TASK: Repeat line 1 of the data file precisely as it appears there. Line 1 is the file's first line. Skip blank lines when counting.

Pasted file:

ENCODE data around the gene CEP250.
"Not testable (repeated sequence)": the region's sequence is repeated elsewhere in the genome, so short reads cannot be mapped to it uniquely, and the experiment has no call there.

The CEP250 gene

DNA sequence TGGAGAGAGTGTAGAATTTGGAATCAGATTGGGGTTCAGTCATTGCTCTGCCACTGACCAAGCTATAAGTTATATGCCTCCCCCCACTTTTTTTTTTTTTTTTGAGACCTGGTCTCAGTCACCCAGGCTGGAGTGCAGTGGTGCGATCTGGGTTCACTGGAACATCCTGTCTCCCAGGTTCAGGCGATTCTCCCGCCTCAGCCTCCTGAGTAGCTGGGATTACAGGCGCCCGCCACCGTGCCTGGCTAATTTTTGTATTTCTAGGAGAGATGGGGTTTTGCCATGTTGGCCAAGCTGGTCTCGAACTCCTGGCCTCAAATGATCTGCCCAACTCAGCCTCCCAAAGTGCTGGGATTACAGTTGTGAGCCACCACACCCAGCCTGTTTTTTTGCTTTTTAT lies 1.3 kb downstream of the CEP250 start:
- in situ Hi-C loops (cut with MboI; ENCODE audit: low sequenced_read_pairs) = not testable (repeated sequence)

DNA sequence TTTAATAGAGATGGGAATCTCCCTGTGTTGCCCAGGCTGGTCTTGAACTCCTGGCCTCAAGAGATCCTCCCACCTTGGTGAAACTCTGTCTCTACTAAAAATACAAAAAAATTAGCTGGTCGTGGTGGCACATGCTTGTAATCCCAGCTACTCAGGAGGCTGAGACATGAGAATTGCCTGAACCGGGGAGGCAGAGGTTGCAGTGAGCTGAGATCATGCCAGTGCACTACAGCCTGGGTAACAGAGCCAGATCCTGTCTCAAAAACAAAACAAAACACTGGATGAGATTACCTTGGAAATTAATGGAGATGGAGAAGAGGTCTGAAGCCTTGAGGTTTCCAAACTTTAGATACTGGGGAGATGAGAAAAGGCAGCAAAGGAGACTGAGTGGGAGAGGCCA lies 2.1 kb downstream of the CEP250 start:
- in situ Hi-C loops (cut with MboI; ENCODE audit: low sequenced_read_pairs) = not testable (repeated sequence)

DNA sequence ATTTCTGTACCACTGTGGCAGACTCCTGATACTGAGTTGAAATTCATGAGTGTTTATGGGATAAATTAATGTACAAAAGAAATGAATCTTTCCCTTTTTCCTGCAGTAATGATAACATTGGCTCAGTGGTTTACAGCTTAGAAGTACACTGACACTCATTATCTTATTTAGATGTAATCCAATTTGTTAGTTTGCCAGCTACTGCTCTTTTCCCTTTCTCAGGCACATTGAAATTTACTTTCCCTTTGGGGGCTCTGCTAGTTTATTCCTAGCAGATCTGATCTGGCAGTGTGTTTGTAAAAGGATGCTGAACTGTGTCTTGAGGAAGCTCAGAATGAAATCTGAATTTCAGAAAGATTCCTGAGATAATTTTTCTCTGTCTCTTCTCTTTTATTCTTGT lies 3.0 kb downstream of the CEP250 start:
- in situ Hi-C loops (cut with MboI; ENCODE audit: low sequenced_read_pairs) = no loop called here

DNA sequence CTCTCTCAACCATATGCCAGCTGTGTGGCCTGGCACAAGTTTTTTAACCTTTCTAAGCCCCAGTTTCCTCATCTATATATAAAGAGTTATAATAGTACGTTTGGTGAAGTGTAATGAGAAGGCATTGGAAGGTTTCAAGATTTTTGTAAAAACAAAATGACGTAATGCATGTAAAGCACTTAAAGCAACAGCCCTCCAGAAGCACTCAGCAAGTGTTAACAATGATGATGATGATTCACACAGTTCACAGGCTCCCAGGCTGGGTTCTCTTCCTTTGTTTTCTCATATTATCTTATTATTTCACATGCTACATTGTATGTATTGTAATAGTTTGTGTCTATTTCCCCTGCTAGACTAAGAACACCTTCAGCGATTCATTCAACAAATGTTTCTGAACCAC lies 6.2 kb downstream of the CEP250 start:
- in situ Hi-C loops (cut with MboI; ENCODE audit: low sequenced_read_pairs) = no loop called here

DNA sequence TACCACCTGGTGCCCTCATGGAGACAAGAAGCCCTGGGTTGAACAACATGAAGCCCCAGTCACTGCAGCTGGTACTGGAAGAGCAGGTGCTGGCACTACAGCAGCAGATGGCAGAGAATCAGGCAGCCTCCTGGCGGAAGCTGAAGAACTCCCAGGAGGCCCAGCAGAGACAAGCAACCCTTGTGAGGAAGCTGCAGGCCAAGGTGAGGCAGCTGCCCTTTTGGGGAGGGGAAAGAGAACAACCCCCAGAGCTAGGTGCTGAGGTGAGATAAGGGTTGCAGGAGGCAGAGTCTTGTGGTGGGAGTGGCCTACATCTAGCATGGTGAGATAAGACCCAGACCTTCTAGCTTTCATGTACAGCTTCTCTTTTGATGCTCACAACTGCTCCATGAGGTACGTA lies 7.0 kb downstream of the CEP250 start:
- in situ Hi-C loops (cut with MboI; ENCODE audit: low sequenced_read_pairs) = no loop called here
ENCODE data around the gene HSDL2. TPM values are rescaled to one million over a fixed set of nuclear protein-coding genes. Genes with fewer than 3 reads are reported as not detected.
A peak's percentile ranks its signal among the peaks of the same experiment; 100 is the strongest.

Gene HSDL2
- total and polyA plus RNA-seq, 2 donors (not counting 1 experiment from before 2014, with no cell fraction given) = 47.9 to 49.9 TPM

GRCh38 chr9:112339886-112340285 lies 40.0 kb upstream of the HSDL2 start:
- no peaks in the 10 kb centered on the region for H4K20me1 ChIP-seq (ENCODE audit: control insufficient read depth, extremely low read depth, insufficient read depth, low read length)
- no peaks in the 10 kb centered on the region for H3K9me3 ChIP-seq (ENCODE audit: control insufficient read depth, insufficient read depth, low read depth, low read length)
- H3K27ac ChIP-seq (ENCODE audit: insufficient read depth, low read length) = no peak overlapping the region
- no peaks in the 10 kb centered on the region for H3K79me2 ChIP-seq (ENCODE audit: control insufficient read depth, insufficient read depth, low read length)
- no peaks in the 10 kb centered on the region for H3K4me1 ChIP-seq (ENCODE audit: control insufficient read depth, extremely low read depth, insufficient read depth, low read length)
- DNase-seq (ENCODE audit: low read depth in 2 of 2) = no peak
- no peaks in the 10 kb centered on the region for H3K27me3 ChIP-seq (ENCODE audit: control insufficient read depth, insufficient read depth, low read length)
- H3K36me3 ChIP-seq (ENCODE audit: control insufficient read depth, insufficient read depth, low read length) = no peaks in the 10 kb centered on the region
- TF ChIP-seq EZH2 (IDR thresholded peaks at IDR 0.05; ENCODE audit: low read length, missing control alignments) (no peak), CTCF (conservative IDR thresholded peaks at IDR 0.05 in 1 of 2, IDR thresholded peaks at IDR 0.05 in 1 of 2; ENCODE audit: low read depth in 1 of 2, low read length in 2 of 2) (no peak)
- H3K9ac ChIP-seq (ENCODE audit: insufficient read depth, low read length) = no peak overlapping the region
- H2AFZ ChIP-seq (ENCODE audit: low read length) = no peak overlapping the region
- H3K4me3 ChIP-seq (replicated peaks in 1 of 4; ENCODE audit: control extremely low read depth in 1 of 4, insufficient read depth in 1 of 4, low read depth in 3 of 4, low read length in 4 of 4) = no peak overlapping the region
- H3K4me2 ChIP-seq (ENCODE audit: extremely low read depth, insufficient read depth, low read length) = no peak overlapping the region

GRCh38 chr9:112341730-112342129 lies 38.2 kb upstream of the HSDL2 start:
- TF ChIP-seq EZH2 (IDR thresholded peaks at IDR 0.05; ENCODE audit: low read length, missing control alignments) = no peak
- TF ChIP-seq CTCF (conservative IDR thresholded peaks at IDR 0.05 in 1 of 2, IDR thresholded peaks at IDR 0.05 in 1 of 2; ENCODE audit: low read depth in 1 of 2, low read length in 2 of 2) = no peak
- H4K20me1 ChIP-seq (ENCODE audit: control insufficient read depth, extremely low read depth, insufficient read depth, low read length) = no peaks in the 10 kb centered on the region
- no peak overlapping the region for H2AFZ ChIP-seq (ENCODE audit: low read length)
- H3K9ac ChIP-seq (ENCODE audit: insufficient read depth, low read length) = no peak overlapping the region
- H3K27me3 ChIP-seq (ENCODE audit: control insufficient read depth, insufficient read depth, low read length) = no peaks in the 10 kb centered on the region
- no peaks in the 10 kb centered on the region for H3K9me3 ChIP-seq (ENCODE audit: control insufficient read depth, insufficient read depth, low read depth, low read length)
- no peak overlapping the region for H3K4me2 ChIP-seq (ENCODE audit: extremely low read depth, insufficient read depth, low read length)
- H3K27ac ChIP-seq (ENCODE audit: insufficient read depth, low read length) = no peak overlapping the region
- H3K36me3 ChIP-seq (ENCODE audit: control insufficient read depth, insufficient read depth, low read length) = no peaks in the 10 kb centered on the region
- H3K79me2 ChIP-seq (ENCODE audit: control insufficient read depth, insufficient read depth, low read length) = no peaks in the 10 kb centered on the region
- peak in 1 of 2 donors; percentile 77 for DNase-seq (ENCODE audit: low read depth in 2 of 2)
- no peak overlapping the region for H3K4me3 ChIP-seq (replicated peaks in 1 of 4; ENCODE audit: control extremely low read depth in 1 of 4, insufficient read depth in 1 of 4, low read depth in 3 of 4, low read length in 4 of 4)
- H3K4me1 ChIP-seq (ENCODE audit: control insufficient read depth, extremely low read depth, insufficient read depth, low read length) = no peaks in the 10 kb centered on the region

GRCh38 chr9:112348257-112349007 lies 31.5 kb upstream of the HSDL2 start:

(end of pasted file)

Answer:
ENCODE data around the gene CEP250.